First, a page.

Sep 28 2019

In September of 2019 a conference called Please Try This At Home was held in Pittsburgh, PA.  One of the talks was given by Dr. Mixael Laufer on the topic of how to acquire pharmaceuticals such as mifepristone (local mirror) and misoprostol (local mirror) for emergency personal use.  I spoke with Dr. Laufer and the person who made this recording, and they both agreed to let me post it for download and archival as long as I sent them the links to it.  So, here it is.

Neologism: Basketball mode

Aug 31 2019

basketball mode - noun phrase - When a service or application crashes and restarts itself over and over, i.e., bouncing like a basketball every few seconds.  Considered an outage.

Summer vacation is rapidly coming to an end.

Aug 31 2019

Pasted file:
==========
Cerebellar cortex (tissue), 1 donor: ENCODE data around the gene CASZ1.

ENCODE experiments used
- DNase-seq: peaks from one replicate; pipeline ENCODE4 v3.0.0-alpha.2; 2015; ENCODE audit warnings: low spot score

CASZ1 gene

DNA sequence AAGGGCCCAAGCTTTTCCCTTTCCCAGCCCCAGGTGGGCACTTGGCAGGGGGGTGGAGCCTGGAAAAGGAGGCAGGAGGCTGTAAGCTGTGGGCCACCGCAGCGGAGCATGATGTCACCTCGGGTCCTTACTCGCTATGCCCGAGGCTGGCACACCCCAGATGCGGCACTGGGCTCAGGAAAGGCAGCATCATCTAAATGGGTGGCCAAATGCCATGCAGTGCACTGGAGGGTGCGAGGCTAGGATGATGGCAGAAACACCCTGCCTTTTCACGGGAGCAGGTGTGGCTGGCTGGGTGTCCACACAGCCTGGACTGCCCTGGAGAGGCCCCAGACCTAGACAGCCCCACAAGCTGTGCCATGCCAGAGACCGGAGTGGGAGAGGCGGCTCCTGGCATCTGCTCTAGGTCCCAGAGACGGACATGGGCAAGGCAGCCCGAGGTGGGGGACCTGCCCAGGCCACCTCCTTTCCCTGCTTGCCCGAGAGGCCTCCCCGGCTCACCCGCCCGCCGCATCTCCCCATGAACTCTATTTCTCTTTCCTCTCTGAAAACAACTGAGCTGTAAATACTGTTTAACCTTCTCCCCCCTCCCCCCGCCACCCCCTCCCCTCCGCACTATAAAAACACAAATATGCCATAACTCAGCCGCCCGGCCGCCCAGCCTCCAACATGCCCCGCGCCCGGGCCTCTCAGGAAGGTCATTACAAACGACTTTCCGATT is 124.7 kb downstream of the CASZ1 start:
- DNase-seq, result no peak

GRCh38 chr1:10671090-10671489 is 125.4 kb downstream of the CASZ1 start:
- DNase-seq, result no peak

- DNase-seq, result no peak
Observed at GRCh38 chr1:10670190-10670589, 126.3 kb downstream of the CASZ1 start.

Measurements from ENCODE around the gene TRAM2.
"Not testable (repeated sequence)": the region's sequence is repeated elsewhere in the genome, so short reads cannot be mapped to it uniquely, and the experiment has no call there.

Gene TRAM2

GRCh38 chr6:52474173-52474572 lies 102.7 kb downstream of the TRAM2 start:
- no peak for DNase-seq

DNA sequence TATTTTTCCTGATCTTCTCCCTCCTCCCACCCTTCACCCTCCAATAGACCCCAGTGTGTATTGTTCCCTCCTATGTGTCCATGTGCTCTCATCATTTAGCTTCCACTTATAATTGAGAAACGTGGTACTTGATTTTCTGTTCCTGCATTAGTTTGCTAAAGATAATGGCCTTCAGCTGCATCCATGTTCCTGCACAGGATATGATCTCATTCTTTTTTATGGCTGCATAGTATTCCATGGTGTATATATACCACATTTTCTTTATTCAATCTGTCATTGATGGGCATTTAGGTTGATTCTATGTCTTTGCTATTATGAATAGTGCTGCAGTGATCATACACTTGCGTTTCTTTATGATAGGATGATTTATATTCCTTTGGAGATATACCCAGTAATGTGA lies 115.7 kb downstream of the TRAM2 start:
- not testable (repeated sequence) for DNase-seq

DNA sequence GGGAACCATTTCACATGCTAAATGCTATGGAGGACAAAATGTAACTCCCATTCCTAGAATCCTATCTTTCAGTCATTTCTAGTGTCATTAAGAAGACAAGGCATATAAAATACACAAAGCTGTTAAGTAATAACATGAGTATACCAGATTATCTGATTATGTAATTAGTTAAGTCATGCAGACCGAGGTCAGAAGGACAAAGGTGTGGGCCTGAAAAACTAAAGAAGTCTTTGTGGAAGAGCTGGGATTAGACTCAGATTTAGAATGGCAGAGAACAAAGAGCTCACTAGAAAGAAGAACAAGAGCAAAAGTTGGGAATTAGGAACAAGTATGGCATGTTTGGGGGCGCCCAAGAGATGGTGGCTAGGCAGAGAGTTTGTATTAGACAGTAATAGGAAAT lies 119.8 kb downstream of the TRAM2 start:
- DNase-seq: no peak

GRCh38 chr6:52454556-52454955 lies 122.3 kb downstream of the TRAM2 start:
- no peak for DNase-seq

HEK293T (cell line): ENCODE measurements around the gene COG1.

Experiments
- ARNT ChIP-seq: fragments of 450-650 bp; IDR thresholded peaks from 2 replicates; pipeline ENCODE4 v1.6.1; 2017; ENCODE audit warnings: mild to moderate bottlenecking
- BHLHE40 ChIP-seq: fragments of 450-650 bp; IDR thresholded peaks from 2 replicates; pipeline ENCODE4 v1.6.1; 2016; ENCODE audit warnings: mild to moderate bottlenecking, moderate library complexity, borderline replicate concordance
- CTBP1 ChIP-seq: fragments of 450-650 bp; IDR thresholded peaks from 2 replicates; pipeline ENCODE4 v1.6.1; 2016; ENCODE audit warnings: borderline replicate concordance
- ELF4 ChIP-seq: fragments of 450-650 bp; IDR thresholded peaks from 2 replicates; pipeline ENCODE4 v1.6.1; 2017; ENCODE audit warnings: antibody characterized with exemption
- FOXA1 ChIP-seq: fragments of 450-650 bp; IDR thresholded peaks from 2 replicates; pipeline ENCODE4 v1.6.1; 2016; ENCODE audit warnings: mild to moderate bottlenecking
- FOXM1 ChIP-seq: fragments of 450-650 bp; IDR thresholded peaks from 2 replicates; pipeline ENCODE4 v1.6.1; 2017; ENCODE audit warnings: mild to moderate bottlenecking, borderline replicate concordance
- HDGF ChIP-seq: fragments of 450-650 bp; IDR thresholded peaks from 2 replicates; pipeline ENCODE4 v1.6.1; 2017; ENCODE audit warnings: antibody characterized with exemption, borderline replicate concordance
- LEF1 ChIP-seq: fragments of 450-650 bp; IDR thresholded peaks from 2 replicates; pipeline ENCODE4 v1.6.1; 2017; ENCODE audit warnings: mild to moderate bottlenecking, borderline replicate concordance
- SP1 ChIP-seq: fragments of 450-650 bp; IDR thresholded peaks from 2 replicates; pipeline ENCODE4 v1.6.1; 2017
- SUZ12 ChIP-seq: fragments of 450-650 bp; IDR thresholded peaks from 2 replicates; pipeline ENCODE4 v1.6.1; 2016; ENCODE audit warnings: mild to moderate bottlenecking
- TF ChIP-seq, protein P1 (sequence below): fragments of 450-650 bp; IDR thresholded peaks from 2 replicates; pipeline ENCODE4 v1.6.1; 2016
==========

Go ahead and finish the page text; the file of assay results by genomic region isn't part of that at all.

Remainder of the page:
It seems as if another summer is rapidly coming to an end.  The neighbors' kids are now back in school, school buses are now picking their way down the streets, and due to Burning Man coming up it's now possible to eat in a real restaurant in the Bay Area for the next couple of days.  I've been pretty quiet lately, not because I've been spending any amount of time offline but because I've been spending more time doing stuff and just not writing it up.  I've been tinkering with Systembot lately, adding functionality that I really have a need for at home, namely, remotely monitoring a wireless access point running OpenWRT in the same way that I watch the rest of my stuff.  Due to the extreme system constraints on your average high-end wireless access point (2 CPUs, 128 megs of storage, 512 megs of RAM) it's not feasible to install Python and a Halo checkout, so I had to figure out how to get the system stats I need remotely.  What I wound up doing was standing up another copy of the standard OpenWRT web server daemon and writing a bunch of tiny CGI scripts which run local commands and return the information to Systembot for processing and analysis.  It wound up being a fun exercise in working with tight constraints, though I think there are still some bugs to be shaken out.